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Polluter loopholes require legal solution
Qin Chuan, China Daily, 04 Jan 2005 06:44

Licensing of polluters is not paying off in China due to ineffective legal measures to guarantee all polluters are covered.

Peng Defu, with the Pollution Control Department of the State Environmental Protection Administration, told China Daily in an interview late last month that only 10 per cent of the nation's polluters are required under the law to be licensed.

And even among them, a large number actually discharge pollutants without holding licences, according to Peng.

Peng called on the country to revise its air and water pollution control laws so the licensing system can hold polluters more accountable.

Xia Guang, director of the Policy Research Centre with the administration, agrees. He said current laws related to the licensing of polluters are not comprehensive enough and weak in punishing violators.

China started to license water polluters on a trial basis in 1988 and extended the system into air pollution control in 2000, when the country amended the Implementing Rules on the Law on the Prevention and Control of Water Pollution and the Law on the Prevention and Control of Atmospheric Pollution.

According to the two laws, licensing is only implemented in the country's key regions for pollution control, such as the "two controls" regions and "three rivers and three lakes" regions.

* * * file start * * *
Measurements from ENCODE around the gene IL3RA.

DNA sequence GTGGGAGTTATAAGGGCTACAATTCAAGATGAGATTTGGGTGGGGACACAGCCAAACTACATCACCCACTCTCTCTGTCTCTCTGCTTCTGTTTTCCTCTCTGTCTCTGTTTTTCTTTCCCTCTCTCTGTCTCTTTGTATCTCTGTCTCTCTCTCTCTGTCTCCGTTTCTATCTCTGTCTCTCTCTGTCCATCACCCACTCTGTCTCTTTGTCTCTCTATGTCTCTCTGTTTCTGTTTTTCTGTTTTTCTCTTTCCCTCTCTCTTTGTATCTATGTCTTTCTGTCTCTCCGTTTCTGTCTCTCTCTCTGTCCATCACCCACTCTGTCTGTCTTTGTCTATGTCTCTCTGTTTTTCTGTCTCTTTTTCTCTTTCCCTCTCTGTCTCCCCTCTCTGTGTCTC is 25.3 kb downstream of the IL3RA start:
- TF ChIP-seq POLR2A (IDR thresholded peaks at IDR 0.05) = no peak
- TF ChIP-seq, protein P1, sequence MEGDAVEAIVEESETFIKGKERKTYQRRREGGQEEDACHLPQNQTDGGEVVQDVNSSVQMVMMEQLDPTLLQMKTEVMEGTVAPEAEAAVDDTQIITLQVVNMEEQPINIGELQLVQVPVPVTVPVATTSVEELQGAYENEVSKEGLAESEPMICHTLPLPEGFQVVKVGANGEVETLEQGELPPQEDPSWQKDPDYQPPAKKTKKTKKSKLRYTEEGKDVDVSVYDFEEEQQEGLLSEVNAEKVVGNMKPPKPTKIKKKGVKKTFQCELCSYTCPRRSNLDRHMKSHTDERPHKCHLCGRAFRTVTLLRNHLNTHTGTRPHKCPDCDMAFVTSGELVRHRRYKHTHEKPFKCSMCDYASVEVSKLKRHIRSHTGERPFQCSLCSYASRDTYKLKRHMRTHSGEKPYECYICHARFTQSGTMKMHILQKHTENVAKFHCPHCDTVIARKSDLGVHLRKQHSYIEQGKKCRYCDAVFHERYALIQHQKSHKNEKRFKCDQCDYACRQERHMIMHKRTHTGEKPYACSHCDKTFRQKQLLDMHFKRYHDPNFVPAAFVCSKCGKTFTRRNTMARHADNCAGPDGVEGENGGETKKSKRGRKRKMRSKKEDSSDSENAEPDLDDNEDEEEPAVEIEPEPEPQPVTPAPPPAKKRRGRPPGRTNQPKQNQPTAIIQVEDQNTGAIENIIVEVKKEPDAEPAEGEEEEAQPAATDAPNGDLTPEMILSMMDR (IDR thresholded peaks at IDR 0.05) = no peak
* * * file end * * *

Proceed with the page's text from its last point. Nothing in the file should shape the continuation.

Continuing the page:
The "two controls" regions mean places where the amounts of sulphur dioxide discharged are large and the situation of acid rain is serious. And the "three rivers and three lakes" regions refer to those along and around the Huaihe, Haihe and Liaohe rivers and Taihu, Chaohu and Dianchi lakes, where water pollution is severe.

Peng said such key regions for pollution control involve less than 10 per cent of the polluting companies and organizations in the country.

Peng said as one of the major two steps in pollution control, environmental impact assessment, which is done before projects are constructed, is carried out relatively well by China.

But as another step, the licensing of polluters, which helps stop polluters already in operation, is not, he said.

A crucial problem is the shortcomings of current laws, he said.

For example, the laws stipulate that the maximum fine on licensed companies discharging more sewage than they are permitted is only 50,000 yuan (US$6,000).

"Such an amount is too small to have an impact on the companies," Xia said.

"Under current laws, the licensing system can hardly be implemented effectively," Peng said.

(China Daily 01/04/2005 page5)

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